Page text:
Structural Engineer, Joe Ripley, PE, and the Hoyle, Tanner team have recently completed the final design for the Stagecoach Road bridge over Moss Glen Brook in the Town of Stowe, Vermont. With the combination of technical challenges, a short design schedule, and the use of Accelerated Bridge Construction (ABC) techniques, this bridge project has proved to be both complex and unique.
The existing crossing of Moss Glen brook was built in 1958 and is comprised of twin 13’-5” wide by 8’-6” tall, corrugated metal pipe (CMP) arches in poor condition due to significant corrosion and section loss along the bottoms of the pipes. Due to this condition, the Town’s goal is to replace this bridge before the deterioration progresses to the point where they need to close the bridge to traffic. To meet this aggressive schedule, Stowe hired our team and our geotechnical subconsultant Sanborn, Head & Associates (SHA) in May 2020 with the mandate to have final plans ready for advertisement in early 2021. Although the bridge is town-owned, the project is administered through the VTrans Municipal Assistance Bureau (MAB) and needs to adhere to the MAB process, requiring close and constant communication between the design team, the town, and VTrans staff to meet the accelerated schedule.
The detour length around the project is approximately 12.4 miles and as such, the town required that the construction duration of the road closure be limited to eight weeks to limit impacts to traffic. To meet this requirement, Hoyle, Tanner developed a solution that would minimize certain time-consuming construction tasks such as water diversion, excavation, and cast-in-place concrete curing. Our team proposed that the replacement bridge be lengthened beyond the required hydraulic span to allow the new abutments to be constructed behind the existing bridge and reduce the time necessary for water diversion. This will allow the existing CMPs to remain in place and convey Moss Glen Brook during construction. To reduce excavation, we proposed a pile supported abutment cap that could be designed to accommodate scour of Moss Glen brook without needing to place the abutment up to 6’ below the existing channel bed. Finally, we designed precast concrete superstructure and substructure elements to eliminate the need for concrete forming, placement, and curing. At the span length of 53’-6”, a precast prestressed concrete NEXT D beam was the preferred superstructure type that could support the required loading while also meeting the ABC time constraints.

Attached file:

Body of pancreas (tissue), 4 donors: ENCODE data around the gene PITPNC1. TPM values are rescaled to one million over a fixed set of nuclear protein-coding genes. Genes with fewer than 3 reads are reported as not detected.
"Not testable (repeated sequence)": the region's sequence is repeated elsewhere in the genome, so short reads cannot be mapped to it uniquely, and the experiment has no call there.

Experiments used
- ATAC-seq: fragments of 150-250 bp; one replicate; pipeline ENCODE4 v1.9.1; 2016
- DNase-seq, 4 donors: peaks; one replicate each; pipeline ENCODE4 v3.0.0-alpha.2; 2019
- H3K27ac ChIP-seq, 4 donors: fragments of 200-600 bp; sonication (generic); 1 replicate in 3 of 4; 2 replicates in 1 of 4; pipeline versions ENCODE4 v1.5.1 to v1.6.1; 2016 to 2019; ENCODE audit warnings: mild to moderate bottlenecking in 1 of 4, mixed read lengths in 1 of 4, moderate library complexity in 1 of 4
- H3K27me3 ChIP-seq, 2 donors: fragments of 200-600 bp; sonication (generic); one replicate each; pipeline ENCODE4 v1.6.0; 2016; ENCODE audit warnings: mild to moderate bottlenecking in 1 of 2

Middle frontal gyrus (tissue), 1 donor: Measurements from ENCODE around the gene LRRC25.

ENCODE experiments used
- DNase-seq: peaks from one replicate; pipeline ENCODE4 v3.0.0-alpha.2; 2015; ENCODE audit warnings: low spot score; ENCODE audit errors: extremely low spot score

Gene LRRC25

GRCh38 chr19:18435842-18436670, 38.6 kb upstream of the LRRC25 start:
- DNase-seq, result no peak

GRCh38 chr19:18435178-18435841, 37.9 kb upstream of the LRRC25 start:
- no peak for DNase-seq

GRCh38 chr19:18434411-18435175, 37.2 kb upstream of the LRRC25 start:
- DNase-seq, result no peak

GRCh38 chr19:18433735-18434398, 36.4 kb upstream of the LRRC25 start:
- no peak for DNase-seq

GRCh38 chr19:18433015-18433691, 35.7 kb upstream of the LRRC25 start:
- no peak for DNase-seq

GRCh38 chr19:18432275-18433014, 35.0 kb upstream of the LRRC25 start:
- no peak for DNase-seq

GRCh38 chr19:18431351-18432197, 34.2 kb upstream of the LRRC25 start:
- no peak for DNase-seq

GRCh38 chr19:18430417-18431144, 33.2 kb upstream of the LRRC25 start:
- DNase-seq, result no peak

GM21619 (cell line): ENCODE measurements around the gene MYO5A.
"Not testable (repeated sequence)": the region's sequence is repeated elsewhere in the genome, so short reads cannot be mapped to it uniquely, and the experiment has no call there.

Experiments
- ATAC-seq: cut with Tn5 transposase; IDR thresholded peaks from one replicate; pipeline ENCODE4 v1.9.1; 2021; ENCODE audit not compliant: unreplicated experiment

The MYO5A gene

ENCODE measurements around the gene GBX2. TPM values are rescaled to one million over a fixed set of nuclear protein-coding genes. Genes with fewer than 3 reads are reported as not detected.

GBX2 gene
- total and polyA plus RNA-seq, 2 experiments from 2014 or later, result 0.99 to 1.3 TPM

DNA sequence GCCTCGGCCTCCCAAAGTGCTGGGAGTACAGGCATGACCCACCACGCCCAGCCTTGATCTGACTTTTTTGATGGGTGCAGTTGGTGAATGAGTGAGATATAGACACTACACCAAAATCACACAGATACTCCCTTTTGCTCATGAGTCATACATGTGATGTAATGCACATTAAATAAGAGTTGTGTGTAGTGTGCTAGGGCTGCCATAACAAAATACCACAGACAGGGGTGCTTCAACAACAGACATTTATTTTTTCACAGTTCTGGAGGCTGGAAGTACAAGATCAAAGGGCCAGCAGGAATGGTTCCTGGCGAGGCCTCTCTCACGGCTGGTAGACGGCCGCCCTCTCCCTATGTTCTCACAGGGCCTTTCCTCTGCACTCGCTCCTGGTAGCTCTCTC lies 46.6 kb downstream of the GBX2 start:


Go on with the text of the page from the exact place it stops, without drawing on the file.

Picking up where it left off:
Several unique design features were necessary to either overcome certain existing conditions or to meet the accelerated 8-week construction timeline. During design, SHA completed 120’ deep soil borings, but did not find bedrock; meaning that our proposed piles needed to achieve their capacity through friction with the soil and not though bearing on rock. Additionally, a layer of sensitive clay that we do not want to disturb was observed about 40’ below the ground surface so we needed to achieve our capacity above this layer. With these constraints, the design team chose to utilize tapered pipe piles which significantly increase the capacity of the piles in a shorter length as compared to traditional H-piles or pipe piles. The NEXT beams include an integral curtain wall that was designed to act as a backwall to retain roadway soil and as a support for the precast approach slabs. The only cast-in-place concrete required for this job is to infill closure pours in the superstructure and substructure elements. Hoyle, Tanner specified a high-strength rapid-set concrete mix for these locations.
What makes projects like this so successful is the collaboration and effort of many different stakeholders working towards a shared goal. This project is on schedule for construction in summer of this year. For more information on this project, reach out to Joe.